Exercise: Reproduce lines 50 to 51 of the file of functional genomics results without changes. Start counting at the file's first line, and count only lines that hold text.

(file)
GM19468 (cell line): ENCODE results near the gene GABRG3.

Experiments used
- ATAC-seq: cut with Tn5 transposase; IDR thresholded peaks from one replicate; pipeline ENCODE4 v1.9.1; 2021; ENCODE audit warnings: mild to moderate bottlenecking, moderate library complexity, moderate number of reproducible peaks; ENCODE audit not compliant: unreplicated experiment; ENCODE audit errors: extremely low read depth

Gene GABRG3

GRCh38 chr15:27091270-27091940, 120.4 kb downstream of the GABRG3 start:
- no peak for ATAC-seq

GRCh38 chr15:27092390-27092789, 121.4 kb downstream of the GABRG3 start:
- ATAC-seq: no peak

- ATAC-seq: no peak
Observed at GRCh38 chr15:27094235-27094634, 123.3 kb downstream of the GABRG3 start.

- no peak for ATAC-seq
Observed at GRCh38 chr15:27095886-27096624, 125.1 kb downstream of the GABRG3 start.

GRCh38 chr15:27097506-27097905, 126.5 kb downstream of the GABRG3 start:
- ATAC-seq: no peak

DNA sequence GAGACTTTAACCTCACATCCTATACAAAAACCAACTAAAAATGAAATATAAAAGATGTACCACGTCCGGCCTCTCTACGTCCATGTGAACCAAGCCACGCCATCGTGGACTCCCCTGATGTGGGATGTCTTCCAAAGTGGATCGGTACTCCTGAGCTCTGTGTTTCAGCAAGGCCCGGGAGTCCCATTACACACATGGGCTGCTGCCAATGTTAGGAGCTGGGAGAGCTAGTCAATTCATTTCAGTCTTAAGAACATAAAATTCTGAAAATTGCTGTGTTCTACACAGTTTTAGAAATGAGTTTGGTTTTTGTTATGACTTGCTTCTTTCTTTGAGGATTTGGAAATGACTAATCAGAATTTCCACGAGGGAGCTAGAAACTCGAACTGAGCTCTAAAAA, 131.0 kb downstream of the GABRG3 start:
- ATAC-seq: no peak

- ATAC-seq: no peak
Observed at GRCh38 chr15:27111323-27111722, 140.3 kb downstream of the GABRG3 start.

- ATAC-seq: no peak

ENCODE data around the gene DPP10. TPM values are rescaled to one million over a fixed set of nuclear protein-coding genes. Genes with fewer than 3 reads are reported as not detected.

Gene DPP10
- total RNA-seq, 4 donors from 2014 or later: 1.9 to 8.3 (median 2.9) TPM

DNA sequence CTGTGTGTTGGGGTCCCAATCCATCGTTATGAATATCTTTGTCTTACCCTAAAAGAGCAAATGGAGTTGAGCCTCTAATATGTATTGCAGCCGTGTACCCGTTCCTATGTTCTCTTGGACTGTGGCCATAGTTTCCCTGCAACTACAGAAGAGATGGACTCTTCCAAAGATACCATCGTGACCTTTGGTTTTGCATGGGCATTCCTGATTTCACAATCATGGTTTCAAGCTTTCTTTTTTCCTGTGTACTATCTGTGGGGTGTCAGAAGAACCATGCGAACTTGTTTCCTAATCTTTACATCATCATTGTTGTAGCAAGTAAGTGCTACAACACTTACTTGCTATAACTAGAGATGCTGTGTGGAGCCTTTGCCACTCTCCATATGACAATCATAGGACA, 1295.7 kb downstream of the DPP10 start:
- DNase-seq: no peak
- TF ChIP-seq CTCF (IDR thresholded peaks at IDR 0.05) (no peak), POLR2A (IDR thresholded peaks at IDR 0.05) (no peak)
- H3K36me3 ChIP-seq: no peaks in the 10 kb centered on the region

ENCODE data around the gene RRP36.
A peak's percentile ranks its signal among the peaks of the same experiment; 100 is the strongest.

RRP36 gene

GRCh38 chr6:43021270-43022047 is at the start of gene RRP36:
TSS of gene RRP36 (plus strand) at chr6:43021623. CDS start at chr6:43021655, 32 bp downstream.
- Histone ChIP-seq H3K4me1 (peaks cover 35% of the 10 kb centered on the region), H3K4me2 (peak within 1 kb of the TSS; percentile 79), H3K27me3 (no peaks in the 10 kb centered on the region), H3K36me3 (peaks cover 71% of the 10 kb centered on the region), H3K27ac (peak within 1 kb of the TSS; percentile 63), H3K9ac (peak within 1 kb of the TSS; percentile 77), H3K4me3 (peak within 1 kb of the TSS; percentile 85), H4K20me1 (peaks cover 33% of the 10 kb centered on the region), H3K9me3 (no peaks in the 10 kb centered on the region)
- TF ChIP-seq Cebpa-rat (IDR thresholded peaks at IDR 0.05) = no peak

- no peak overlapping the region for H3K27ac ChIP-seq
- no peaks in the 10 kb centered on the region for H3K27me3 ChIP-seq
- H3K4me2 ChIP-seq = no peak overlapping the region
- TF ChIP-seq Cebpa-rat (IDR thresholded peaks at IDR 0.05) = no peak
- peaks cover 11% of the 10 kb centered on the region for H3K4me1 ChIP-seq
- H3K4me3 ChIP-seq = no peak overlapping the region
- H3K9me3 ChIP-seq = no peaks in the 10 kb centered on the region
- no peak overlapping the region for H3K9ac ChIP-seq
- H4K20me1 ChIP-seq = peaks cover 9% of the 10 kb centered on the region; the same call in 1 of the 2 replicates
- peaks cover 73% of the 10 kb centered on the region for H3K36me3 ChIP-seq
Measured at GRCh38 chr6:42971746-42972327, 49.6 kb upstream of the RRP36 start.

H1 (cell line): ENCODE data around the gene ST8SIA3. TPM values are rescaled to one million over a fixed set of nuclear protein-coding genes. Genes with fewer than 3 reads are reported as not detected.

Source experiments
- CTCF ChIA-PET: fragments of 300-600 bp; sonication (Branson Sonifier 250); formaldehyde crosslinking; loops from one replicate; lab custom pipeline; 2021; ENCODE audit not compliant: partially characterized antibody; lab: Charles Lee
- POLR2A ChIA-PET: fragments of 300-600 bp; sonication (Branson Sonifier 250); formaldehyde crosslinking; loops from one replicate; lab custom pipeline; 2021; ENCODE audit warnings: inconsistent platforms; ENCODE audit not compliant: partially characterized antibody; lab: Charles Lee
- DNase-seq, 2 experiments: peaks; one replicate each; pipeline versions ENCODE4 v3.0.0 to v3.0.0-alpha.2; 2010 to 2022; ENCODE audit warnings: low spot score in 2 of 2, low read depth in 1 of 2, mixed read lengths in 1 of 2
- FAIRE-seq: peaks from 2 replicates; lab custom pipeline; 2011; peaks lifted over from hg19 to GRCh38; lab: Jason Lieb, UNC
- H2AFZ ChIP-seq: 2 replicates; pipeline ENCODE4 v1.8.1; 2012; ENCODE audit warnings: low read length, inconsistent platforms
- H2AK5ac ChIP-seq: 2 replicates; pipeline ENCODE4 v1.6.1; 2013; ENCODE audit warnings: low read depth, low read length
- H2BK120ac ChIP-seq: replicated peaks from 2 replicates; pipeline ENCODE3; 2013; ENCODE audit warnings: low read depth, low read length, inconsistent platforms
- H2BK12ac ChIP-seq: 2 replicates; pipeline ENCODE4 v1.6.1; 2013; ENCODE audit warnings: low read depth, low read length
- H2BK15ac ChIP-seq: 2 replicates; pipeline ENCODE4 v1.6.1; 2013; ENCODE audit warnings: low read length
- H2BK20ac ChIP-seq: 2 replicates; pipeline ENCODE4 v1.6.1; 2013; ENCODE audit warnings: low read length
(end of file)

- FAIRE-seq: peaks from 2 replicates; lab custom pipeline; 2011; peaks lifted over from hg19 to GRCh38; lab: Jason Lieb, UNC
- H2AFZ ChIP-seq: 2 replicates; pipeline ENCODE4 v1.8.1; 2012; ENCODE audit warnings: low read length, inconsistent platforms